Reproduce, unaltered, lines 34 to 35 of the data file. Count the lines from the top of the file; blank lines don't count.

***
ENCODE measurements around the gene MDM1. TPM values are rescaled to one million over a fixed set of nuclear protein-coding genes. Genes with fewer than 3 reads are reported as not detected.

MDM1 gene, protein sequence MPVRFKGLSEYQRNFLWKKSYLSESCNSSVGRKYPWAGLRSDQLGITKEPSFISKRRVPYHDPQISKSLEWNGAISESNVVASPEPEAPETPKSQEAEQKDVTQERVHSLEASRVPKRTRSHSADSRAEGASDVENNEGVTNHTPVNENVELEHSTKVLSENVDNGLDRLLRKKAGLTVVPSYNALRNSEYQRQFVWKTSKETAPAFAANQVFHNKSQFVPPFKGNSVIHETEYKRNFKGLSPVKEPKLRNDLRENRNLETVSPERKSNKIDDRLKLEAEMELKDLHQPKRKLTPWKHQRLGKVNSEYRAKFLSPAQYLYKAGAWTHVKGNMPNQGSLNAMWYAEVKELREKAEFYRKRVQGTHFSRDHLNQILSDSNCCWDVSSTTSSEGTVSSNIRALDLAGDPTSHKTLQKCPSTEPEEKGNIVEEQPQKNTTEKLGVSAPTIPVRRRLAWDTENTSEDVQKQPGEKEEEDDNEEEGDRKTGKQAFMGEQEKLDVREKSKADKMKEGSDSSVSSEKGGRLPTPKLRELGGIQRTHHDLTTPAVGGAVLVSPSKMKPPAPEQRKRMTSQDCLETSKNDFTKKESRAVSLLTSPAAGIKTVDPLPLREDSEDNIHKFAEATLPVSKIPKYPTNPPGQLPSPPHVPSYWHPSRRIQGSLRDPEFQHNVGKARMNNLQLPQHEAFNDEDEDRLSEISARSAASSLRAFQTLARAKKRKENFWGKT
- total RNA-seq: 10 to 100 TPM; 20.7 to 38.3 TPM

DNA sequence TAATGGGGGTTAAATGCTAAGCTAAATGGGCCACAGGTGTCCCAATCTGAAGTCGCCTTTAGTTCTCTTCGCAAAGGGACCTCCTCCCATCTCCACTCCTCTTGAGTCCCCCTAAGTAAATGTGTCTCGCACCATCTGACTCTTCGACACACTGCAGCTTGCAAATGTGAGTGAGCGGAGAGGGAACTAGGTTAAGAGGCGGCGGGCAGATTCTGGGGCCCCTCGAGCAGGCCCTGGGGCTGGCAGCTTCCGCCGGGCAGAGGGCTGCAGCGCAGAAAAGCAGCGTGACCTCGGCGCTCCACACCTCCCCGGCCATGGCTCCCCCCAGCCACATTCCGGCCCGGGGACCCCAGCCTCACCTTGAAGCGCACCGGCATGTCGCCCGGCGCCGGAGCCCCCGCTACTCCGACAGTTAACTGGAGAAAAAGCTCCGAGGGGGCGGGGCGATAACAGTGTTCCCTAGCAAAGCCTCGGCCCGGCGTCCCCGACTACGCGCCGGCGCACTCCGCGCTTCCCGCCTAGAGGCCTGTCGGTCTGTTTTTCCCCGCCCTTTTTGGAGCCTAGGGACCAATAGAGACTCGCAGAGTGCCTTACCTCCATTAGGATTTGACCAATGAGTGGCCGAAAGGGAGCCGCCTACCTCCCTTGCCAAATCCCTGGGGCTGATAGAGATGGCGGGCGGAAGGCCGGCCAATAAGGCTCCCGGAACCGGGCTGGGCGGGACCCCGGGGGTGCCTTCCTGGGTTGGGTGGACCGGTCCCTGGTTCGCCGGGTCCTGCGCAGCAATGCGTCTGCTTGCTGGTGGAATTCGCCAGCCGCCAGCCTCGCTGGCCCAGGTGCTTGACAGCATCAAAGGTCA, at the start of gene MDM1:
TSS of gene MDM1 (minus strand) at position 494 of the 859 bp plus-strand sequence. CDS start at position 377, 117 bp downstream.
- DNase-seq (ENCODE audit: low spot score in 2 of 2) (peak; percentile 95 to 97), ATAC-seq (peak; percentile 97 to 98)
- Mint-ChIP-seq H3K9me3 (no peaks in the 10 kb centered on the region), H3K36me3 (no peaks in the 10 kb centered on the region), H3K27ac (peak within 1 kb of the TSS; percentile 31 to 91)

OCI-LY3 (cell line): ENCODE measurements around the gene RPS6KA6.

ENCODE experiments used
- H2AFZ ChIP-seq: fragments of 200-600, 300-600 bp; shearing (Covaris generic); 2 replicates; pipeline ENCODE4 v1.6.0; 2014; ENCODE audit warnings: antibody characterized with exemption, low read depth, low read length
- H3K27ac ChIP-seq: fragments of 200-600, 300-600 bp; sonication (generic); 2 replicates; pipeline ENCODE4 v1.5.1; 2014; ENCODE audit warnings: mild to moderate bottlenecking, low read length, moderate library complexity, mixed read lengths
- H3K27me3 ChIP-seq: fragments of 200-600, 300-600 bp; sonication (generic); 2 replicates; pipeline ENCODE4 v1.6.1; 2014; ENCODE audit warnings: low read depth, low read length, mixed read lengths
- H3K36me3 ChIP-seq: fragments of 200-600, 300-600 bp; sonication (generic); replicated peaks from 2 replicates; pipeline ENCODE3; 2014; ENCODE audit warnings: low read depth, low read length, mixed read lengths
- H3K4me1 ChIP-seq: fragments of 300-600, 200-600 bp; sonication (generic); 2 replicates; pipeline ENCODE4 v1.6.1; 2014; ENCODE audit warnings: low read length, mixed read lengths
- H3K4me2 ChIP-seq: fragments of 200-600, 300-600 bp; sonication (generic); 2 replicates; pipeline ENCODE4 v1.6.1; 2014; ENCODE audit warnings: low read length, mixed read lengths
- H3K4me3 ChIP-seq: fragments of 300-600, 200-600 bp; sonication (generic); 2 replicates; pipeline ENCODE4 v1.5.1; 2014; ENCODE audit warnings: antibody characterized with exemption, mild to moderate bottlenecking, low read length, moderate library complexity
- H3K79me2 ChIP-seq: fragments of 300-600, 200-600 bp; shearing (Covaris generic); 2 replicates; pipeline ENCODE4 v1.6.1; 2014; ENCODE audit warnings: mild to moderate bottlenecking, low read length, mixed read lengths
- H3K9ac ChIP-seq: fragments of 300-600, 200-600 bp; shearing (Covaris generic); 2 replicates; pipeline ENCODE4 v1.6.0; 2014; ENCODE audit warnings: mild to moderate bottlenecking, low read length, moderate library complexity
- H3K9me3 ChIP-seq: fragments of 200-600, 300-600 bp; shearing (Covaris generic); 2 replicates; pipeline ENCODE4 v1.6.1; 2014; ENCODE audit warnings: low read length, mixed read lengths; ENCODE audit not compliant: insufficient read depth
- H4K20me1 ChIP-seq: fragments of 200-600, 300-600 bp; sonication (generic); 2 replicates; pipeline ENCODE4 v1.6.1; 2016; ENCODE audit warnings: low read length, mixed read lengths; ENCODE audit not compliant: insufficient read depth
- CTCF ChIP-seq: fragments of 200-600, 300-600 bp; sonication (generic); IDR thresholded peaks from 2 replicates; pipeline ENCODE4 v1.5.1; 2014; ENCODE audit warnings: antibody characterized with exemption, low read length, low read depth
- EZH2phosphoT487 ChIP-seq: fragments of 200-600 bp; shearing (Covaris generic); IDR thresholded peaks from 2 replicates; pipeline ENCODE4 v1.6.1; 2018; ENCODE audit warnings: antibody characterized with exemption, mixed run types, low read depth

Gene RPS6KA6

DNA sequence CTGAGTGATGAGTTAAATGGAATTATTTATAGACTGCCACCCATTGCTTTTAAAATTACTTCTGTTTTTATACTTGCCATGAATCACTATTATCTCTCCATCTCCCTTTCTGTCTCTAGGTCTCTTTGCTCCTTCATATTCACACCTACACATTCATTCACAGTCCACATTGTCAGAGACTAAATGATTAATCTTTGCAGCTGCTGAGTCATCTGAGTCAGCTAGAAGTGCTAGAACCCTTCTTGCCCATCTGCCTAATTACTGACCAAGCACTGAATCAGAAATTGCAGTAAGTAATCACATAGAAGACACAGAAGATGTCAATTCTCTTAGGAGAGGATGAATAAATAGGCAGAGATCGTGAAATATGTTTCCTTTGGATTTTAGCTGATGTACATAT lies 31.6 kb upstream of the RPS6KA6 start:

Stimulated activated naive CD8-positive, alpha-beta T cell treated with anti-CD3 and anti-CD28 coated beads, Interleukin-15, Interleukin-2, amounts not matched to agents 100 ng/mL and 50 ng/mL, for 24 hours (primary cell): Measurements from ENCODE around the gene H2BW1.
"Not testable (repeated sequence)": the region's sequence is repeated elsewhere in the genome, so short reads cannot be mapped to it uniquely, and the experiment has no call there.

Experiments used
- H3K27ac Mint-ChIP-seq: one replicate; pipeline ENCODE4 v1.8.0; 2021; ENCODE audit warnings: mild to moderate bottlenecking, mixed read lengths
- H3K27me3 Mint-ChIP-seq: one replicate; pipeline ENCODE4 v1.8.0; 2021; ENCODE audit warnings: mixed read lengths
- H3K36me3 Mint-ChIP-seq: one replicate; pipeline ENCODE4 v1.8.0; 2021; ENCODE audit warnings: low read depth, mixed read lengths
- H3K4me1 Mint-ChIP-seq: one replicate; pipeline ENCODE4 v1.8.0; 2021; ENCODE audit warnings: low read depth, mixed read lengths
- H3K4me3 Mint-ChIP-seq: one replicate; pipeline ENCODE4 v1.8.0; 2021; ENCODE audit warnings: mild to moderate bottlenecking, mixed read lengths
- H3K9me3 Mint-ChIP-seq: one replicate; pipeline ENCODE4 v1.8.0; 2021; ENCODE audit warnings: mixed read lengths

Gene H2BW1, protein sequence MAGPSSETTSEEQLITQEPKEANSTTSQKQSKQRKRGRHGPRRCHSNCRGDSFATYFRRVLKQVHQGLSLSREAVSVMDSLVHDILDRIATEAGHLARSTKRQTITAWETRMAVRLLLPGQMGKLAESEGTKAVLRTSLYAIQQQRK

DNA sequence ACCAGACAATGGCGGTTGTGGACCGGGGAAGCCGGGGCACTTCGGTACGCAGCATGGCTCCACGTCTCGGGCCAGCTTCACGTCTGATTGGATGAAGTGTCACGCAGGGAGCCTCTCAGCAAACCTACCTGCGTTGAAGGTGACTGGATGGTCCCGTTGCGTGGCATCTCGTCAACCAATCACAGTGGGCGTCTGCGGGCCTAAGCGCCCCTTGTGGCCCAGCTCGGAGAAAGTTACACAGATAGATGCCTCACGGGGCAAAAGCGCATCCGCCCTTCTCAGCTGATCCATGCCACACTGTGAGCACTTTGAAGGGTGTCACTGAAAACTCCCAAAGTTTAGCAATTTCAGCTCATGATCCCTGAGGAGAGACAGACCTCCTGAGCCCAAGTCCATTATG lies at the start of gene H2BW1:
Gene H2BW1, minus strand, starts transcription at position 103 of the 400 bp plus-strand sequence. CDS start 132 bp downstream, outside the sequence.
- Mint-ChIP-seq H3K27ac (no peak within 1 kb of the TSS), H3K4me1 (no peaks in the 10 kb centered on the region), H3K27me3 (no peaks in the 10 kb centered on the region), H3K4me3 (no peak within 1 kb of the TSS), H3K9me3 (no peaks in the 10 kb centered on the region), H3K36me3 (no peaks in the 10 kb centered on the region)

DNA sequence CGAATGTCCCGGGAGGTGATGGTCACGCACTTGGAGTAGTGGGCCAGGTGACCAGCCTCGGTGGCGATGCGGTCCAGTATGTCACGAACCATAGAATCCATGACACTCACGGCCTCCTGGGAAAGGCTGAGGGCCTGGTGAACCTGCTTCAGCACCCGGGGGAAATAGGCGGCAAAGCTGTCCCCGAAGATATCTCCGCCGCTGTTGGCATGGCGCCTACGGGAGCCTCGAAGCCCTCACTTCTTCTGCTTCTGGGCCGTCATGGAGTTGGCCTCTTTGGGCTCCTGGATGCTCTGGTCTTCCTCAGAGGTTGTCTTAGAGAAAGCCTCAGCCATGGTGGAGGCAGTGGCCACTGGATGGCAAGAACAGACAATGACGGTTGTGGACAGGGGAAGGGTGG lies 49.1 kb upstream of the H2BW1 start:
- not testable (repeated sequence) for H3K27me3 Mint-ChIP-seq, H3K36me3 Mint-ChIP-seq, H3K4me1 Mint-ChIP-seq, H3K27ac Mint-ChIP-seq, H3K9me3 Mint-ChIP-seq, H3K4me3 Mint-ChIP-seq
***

Gene H2BW1, protein sequence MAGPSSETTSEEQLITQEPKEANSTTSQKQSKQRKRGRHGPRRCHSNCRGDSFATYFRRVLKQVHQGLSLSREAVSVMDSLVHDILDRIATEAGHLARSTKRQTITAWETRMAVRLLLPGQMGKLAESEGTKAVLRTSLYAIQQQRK

DNA sequence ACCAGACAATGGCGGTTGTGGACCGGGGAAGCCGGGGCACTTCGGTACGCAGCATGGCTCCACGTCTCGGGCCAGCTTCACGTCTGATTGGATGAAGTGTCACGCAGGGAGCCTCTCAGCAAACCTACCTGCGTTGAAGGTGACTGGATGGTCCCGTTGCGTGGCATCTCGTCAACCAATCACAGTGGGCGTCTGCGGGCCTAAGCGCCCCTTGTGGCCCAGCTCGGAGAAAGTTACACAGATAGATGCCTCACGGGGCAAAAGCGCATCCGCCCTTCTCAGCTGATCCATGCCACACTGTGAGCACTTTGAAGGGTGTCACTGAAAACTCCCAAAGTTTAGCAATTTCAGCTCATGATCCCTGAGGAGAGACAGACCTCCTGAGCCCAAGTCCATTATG lies at the start of gene H2BW1: